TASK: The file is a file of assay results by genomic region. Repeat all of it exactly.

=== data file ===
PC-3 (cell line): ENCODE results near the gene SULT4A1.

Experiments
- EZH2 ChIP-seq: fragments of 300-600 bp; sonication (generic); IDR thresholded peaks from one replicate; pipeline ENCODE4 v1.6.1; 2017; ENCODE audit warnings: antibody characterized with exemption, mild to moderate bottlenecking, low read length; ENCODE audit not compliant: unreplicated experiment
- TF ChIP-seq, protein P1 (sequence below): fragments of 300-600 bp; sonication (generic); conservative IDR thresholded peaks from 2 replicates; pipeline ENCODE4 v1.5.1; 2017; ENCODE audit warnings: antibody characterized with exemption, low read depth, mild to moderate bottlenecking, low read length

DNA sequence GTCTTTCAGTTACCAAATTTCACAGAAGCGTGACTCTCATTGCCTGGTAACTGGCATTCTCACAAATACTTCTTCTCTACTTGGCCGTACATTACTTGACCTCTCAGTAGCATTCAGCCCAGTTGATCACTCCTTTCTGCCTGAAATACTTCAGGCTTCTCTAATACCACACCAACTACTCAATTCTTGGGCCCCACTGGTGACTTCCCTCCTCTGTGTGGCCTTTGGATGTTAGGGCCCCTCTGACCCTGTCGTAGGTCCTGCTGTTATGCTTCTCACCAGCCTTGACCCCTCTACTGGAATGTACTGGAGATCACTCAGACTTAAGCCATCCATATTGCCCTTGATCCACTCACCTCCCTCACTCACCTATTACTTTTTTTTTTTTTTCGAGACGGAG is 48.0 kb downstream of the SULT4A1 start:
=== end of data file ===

PC-3 (cell line): ENCODE results near the gene SULT4A1.

Experiments
- EZH2 ChIP-seq: fragments of 300-600 bp; sonication (generic); IDR thresholded peaks from one replicate; pipeline ENCODE4 v1.6.1; 2017; ENCODE audit warnings: antibody characterized with exemption, mild to moderate bottlenecking, low read length; ENCODE audit not compliant: unreplicated experiment
- TF ChIP-seq, protein P1 (sequence below): fragments of 300-600 bp; sonication (generic); conservative IDR thresholded peaks from 2 replicates; pipeline ENCODE4 v1.5.1; 2017; ENCODE audit warnings: antibody characterized with exemption, low read depth, mild to moderate bottlenecking, low read length

DNA sequence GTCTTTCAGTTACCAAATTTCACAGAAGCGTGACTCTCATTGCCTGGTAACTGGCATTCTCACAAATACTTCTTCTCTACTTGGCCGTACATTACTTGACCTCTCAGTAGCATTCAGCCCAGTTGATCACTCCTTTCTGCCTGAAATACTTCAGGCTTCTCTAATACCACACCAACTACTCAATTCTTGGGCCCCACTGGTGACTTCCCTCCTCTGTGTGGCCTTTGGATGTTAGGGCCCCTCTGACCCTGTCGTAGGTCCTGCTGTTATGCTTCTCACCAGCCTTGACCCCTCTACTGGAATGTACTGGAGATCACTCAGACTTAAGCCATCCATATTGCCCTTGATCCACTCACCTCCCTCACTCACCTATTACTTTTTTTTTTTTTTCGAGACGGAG is 48.0 kb downstream of the SULT4A1 start: